So you’ve created an editorial strategy informed by your expertise, keyword research, and an understanding of your reader; and you’ve written and formatted posts in Organic Content using schema-enabled content blocks, engaging and revenue-boosting commerce blocks, and metadata. Now, the next crucial part of your editorial process is to measure your results and build upon your success. There are many analytics tools available on the market, both free and premium, that can track your results and highlight areas where you might focus on optimization. Here are a few solutions that are easy to use in conjunction with Organic Content.
Google Analytics is an industry standard and trusted tool for many digital editorial teams, and integrates easily with sites on Organic Content. Google Analytics offers real-time analytics but is most effective when used to track traffic trends over longer periods of time. Use the dashboard to pay attention to which stories are receiving traffic and from which sources, and look back in historical data to forecast which seasonal or evergreen content might appeal to readers at points in the future to inform any editorial maintenance of old content.
Use Organic Content’s internal taxonomies to give your teams more data to draw upon and leverage more of Google Analytics’ functionality. Out of the box, Organic Content offers taxonomies of Category, Tag, Author, Internal Tag, and Content Type. Consult with your IT team or outside vendor to configure your Google Analytics instance to recognize these taxonomies as custom secondary dimensions to allow your teams to measure the popularity of content types and adjust your editorial strategy accordingly.
Chartbeat and Parse.ly
Analytics platforms that specialize in real-time analytics, like Chartbeat and Parse.ly integrate easily with sites on Organic Content to give editors, marketers, and business leads information about how users behave during high traffic events in order for edit teams to react quickly by adjusting cross-linking and recirculation efforts on high-traffic pages. However, these platforms can also provide information about how users behave across different variables (new vs returning or subscribed vs unsubscribed), campaign insights, and highlight opportunities to fill gaps in your content library to reach more users.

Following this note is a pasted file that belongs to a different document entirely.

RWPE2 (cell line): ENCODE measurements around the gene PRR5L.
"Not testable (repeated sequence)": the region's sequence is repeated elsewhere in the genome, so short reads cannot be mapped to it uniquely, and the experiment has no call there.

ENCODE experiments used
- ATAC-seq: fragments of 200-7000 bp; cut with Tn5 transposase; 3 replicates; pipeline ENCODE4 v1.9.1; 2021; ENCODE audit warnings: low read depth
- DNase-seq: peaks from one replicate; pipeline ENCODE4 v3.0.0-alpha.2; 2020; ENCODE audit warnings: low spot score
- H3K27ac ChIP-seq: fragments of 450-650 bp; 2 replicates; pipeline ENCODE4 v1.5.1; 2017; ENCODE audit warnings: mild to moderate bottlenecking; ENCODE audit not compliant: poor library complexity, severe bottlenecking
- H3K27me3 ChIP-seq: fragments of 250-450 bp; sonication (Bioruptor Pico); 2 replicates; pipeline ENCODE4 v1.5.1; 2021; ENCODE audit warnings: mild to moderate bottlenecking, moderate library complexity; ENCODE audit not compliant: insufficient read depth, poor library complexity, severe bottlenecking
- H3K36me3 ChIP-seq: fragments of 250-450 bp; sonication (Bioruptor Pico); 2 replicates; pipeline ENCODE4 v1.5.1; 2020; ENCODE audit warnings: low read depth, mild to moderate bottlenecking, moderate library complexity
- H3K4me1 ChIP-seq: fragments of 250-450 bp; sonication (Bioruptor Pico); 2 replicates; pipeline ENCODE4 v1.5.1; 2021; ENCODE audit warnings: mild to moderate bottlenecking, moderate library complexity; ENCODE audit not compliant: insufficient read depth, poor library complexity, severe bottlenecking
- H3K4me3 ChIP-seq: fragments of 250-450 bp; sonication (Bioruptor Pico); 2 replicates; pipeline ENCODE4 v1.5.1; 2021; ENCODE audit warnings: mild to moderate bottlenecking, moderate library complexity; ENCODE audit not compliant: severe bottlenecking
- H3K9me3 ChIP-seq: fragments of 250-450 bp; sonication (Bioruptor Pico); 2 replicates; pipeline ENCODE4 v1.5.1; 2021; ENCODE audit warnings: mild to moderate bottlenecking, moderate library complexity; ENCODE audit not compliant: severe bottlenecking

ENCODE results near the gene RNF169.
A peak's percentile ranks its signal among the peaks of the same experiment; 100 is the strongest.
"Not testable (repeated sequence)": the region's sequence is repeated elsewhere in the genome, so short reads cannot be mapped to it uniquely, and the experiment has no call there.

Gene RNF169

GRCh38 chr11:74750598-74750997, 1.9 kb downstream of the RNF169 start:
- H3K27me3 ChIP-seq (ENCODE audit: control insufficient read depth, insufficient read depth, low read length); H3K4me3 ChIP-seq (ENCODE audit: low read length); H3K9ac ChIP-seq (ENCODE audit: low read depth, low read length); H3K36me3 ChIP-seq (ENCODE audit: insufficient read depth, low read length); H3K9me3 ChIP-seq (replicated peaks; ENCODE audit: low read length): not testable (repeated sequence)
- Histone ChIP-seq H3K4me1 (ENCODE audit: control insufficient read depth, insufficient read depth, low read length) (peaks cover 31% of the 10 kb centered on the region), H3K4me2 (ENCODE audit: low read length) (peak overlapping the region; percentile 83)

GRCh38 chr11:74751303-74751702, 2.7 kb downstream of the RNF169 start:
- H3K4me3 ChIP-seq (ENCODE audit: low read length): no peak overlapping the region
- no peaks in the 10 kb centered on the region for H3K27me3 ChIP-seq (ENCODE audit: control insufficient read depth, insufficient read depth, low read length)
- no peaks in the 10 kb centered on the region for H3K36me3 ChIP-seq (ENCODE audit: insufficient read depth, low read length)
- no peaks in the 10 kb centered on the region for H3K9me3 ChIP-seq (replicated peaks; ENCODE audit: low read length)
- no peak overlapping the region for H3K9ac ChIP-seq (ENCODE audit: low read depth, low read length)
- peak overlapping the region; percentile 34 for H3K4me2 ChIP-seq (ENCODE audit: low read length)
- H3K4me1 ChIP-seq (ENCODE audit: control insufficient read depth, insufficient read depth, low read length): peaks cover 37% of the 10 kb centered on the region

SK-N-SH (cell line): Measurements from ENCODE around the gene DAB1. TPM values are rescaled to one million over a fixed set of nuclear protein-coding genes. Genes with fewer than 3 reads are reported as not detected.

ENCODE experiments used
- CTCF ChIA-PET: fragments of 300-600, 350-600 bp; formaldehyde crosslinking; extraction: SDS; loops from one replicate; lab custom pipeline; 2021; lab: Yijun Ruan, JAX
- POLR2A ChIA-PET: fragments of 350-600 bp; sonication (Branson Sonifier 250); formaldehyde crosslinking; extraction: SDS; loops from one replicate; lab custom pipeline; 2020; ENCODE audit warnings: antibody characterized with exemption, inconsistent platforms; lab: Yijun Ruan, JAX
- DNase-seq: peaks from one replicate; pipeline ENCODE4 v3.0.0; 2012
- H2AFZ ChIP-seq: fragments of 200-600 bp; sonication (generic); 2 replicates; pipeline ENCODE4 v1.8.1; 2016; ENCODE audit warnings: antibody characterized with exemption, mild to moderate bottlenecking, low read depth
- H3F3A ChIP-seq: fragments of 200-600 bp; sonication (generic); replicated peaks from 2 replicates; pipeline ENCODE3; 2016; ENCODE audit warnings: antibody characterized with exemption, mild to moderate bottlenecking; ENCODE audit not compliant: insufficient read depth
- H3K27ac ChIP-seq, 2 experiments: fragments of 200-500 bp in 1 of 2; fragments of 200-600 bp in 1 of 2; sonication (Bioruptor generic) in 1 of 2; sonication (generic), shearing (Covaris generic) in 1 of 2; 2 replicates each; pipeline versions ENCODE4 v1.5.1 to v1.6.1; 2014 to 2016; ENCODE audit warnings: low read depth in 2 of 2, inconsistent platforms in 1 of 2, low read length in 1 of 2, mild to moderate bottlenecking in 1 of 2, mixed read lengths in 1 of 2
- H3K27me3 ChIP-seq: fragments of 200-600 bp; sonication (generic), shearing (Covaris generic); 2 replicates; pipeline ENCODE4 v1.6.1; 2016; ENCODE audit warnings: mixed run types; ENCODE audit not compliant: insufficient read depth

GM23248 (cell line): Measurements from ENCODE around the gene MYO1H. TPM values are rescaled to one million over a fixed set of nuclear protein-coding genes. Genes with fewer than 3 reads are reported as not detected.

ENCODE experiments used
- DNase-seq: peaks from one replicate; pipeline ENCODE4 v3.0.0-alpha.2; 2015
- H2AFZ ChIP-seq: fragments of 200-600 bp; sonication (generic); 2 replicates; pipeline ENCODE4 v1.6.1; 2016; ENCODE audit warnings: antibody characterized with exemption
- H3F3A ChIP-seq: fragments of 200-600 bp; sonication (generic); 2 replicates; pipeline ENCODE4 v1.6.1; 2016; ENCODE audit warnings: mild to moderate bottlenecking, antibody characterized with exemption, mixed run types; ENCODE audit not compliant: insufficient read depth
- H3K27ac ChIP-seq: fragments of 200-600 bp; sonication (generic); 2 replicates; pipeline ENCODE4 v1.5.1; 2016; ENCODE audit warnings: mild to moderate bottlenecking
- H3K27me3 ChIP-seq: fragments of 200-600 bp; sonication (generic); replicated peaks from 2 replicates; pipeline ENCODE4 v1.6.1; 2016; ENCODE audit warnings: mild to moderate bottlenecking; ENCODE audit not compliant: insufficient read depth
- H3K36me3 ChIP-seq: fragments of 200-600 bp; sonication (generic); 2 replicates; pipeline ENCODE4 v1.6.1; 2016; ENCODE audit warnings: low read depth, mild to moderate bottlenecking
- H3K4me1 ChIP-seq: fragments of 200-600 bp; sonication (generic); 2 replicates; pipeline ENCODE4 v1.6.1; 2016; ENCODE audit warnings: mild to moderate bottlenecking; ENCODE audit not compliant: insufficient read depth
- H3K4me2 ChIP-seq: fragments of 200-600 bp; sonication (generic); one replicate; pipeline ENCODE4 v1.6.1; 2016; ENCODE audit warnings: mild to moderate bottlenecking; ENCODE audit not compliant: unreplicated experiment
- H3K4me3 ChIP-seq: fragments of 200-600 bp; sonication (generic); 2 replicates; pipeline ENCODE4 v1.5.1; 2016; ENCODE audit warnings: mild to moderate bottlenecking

Google Search Console
Google Search Console is a powerful tool for measuring performance across Google search results, Google Discover, and Google News. It can provide insights into the top search queries that bring users to your site, giving content teams a window into how your site is positioned in search results pages.
This platform also offers a section devoted to page experience, and ranks your site on mobile usability, and Core Web Vitals, which includes metrics like CLS, LCP, and other factors. Along with your scores, you’ll also find recommendations from Google Search Console on how to improve sub-standard scores. These solutions often involve some engineering, and can be prioritized by your in-house or third-party engineering shops to help your content rank higher in search.
Ahrefs has many tools and reports that can help SEO and editorial teams analyze your own performance and compare your growth to that of competitors in order to identify new opportunities. For instance, use Ahrefs’ Site Explorer and view the Organic Keywords report to find keywords for which your site ranks, then compare that to the rankings of a competing site, or track your most important keywords using the Rank Tracker functionality.
Keeping a close eye on how your competitors are faring can help you understand how your content rates within your category, and can also help you understand how trends, search algorithm updates, or seasonality may be affecting other sites, thereby contextualizing your own traffic patterns.
There are many analytics tools available to help editorial, SEO, and marketing teams draw insights about traffic patterns, real-time events, longer historical trends, and site health factors that impact SEO performance. Leveraging Organic Content’s tools and schema-enabled content blocks and themes to act on insights about user behavior and content gaps can help teams continue to improve their SEO strategies over time.